Legal Political Environment

A company’s risk of loss of assets, earning power, or managerial control due to politically based events or actions by host governments.

Businesses must deal with unfamiliar political systems when they go international as well as with more government supervision and regulation. Government officials and the general public often view foreign companies as outsiders even intruders and are suspicious of their impact on economic independence an political sovereignty. Some of the major legal, political concerns affecting international business are political risk, political instability and laws and regulations.

Political risks and Instability:

A company’s political risk is defined as its risk of loss of assets, earning power, or managerial control due to politically based events or actions by host governments. Political risk includes government takeovers of property and acts of violence directed against a firm’s properties or employees. In Mexico, business executives and their families are a prime target for gangs of kidnappers many of which are reportedly led by state or local police. The daughter of the local head of a Japanese tier company for example, was kidnapped in 2000 and the company paid $1 million ransom. Estimates are that big companies in Mexico typically spend between 5 to 15 percent of their annual budgets on security . Companies operating in other countries also formulate special plans and programs to guard against unexpected losses. Executives at Tricon, which owns KFC and Pizza Hut restaurants monitor events through an international security service to stay on top of potential hot spots . Some companies buy political risk insurance and political risk analysis has emerged as a critical component of environmental assessment for multinational organizations. To reduce uncertainty organizations sometimes also rely on the Index of Economic Freedom, which ranks countries according to the impact political intervention has on business decisions, and the Corruption Perception Index, which assesses 91 countries according to the level of perceived corruption in government and public administration.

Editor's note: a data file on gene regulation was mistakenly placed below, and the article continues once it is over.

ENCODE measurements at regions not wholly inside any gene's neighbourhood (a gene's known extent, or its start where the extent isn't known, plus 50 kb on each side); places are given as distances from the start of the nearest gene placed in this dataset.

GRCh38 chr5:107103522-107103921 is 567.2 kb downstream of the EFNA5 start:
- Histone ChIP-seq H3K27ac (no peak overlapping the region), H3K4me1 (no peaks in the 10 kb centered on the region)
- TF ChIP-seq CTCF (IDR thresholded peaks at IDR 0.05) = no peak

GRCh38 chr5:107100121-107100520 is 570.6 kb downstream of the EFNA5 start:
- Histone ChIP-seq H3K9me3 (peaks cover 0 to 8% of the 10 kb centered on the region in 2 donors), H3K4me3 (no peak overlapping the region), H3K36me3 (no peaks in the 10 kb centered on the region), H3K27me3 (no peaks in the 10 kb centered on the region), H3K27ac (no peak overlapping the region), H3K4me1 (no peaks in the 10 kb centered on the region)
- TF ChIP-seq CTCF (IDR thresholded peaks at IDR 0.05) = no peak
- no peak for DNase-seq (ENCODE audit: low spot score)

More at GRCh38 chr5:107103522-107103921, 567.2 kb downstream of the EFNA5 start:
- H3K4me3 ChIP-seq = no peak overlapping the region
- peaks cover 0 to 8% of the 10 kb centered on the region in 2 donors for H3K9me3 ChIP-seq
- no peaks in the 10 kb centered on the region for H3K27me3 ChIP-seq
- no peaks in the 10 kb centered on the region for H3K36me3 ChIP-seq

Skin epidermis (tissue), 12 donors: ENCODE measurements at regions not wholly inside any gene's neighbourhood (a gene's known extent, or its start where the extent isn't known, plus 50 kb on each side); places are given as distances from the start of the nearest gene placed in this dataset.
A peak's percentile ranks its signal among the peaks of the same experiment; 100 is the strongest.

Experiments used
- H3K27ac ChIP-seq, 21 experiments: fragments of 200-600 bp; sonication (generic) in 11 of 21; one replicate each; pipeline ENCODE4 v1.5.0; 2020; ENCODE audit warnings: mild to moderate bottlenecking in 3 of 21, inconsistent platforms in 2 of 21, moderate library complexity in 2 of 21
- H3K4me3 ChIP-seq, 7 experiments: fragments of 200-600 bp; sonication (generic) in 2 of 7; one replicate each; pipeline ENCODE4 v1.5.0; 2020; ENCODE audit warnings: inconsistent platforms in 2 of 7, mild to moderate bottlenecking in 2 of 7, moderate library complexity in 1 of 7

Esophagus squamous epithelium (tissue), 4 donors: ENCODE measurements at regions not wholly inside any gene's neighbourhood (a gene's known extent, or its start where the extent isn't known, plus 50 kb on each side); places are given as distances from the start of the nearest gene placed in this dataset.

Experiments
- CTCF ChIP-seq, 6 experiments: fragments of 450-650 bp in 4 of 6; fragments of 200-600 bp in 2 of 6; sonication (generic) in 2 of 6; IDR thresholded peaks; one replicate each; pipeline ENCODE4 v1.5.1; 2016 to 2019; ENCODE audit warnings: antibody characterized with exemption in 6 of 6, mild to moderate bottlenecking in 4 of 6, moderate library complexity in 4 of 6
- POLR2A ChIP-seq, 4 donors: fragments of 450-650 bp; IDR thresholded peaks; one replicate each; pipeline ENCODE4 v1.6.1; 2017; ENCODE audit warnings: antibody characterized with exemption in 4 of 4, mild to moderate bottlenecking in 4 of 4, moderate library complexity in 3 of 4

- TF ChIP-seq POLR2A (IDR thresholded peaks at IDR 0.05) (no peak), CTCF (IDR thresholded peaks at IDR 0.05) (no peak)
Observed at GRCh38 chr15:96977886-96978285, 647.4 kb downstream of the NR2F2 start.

Political instability:

Events such as riots, revolutions or government upheavals that affect the operations of an international company.

Another frequently cited problem for international companies is political instability, which includes riots, revolutions, civil disorders, and frequent changes in government. In recent decades, civil wars, and large scale violence have occurred in Haiti, Indonesia, Malaysia, Thailand, Sri Lanka (Ceylon), and Myanmar (Burma). Companies moving into former Soviet republics face continued instability because of changing government personnel and political philosophies . The Middle East in early 2004 is an area of extreme instability as the United States pursues a difficult and protracted reconstruction following the Iraqi war. US firms or companies linked to the United States often are subject to major threats in countries characterized by political instability. For example on the first Muslim holy day after US began bombings in Afghanistan thousands of demonstrators in Pakistan set fire to KFC restaurants as it is a symbol of America.

Although most companies would prefer to do business in stable countries some of the greatest growth opportunities lie in the areas characterized by instability. The greatest threat of violence is in countries experiencing political, ethnic or religious upheaval. In China, for example political winds have shifted rapidly and often dangerously yet it is the largest potential market in the world for the goods and services of developed countries.

Laws and regulations:

Government laws and regulations differ from country to country and make doing business a true challenge for international firms. Host governments have myriad laws concerning libel statures, consumer protection information labeling employment and safety and wages. International companies must learn these rules and regulations and abide by them. In addition, the Internet has increase the impact o foreign laws on US companies because it expands the potential for doing business on a global basis. Land’s End the Dodgeville Wisconsin mail order retailer, ran afoul of Germany’s laws banning lifetime guarantees, rebates and other forms of sales promotion. First Net Card started in 1999 to provide credit or online transactions to anyone in the world found the complication of dealing with international credit and banking laws mind boggling. After two years and a mountain of legal research the company was licensed to provide credit only in the United States, Canada and Britain.

Source: New Era of Management